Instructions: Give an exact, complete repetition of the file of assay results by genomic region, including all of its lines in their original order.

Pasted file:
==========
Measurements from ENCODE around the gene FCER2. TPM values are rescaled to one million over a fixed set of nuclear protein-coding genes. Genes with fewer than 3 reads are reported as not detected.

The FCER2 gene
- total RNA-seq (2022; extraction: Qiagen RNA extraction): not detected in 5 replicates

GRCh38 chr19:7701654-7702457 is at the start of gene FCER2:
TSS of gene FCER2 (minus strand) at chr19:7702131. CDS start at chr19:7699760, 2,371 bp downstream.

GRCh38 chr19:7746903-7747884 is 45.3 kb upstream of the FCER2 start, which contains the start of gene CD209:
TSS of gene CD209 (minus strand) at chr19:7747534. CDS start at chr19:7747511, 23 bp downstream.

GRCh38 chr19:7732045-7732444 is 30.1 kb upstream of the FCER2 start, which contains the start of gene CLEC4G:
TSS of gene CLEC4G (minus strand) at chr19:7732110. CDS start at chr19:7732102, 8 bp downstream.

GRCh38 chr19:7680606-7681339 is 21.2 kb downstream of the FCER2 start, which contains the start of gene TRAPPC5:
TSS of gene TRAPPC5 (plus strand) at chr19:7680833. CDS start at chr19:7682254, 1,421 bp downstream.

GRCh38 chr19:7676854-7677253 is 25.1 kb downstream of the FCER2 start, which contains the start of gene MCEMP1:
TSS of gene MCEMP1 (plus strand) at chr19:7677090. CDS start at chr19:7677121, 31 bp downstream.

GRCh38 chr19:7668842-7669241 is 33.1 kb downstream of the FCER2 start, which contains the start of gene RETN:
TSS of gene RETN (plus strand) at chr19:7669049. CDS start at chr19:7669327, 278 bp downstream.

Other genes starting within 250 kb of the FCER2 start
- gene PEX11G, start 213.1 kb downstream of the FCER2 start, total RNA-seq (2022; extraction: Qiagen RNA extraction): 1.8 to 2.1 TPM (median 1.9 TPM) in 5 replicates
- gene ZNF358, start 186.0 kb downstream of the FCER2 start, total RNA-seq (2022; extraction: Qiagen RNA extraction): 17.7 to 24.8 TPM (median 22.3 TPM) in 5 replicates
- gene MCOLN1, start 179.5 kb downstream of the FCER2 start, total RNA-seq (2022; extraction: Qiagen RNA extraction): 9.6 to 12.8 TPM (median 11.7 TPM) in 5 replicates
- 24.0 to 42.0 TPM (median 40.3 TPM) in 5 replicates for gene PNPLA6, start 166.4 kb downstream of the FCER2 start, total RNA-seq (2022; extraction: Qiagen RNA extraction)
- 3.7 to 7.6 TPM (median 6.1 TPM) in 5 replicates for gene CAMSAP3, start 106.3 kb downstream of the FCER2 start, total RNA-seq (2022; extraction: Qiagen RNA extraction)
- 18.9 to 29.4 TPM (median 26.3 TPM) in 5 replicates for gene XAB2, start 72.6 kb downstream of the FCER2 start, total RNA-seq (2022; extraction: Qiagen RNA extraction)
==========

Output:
Measurements from ENCODE around the gene FCER2. TPM values are rescaled to one million over a fixed set of nuclear protein-coding genes. Genes with fewer than 3 reads are reported as not detected.

The FCER2 gene
- total RNA-seq (2022; extraction: Qiagen RNA extraction): not detected in 5 replicates

GRCh38 chr19:7701654-7702457 is at the start of gene FCER2:
TSS of gene FCER2 (minus strand) at chr19:7702131. CDS start at chr19:7699760, 2,371 bp downstream.

GRCh38 chr19:7746903-7747884 is 45.3 kb upstream of the FCER2 start, which contains the start of gene CD209:
TSS of gene CD209 (minus strand) at chr19:7747534. CDS start at chr19:7747511, 23 bp downstream.

GRCh38 chr19:7732045-7732444 is 30.1 kb upstream of the FCER2 start, which contains the start of gene CLEC4G:
TSS of gene CLEC4G (minus strand) at chr19:7732110. CDS start at chr19:7732102, 8 bp downstream.

GRCh38 chr19:7680606-7681339 is 21.2 kb downstream of the FCER2 start, which contains the start of gene TRAPPC5:
TSS of gene TRAPPC5 (plus strand) at chr19:7680833. CDS start at chr19:7682254, 1,421 bp downstream.

GRCh38 chr19:7676854-7677253 is 25.1 kb downstream of the FCER2 start, which contains the start of gene MCEMP1:
TSS of gene MCEMP1 (plus strand) at chr19:7677090. CDS start at chr19:7677121, 31 bp downstream.

GRCh38 chr19:7668842-7669241 is 33.1 kb downstream of the FCER2 start, which contains the start of gene RETN:
TSS of gene RETN (plus strand) at chr19:7669049. CDS start at chr19:7669327, 278 bp downstream.

Other genes starting within 250 kb of the FCER2 start
- gene PEX11G, start 213.1 kb downstream of the FCER2 start, total RNA-seq (2022; extraction: Qiagen RNA extraction): 1.8 to 2.1 TPM (median 1.9 TPM) in 5 replicates
- gene ZNF358, start 186.0 kb downstream of the FCER2 start, total RNA-seq (2022; extraction: Qiagen RNA extraction): 17.7 to 24.8 TPM (median 22.3 TPM) in 5 replicates
- gene MCOLN1, start 179.5 kb downstream of the FCER2 start, total RNA-seq (2022; extraction: Qiagen RNA extraction): 9.6 to 12.8 TPM (median 11.7 TPM) in 5 replicates
- 24.0 to 42.0 TPM (median 40.3 TPM) in 5 replicates for gene PNPLA6, start 166.4 kb downstream of the FCER2 start, total RNA-seq (2022; extraction: Qiagen RNA extraction)
- 3.7 to 7.6 TPM (median 6.1 TPM) in 5 replicates for gene CAMSAP3, start 106.3 kb downstream of the FCER2 start, total RNA-seq (2022; extraction: Qiagen RNA extraction)
- 18.9 to 29.4 TPM (median 26.3 TPM) in 5 replicates for gene XAB2, start 72.6 kb downstream of the FCER2 start, total RNA-seq (2022; extraction: Qiagen RNA extraction)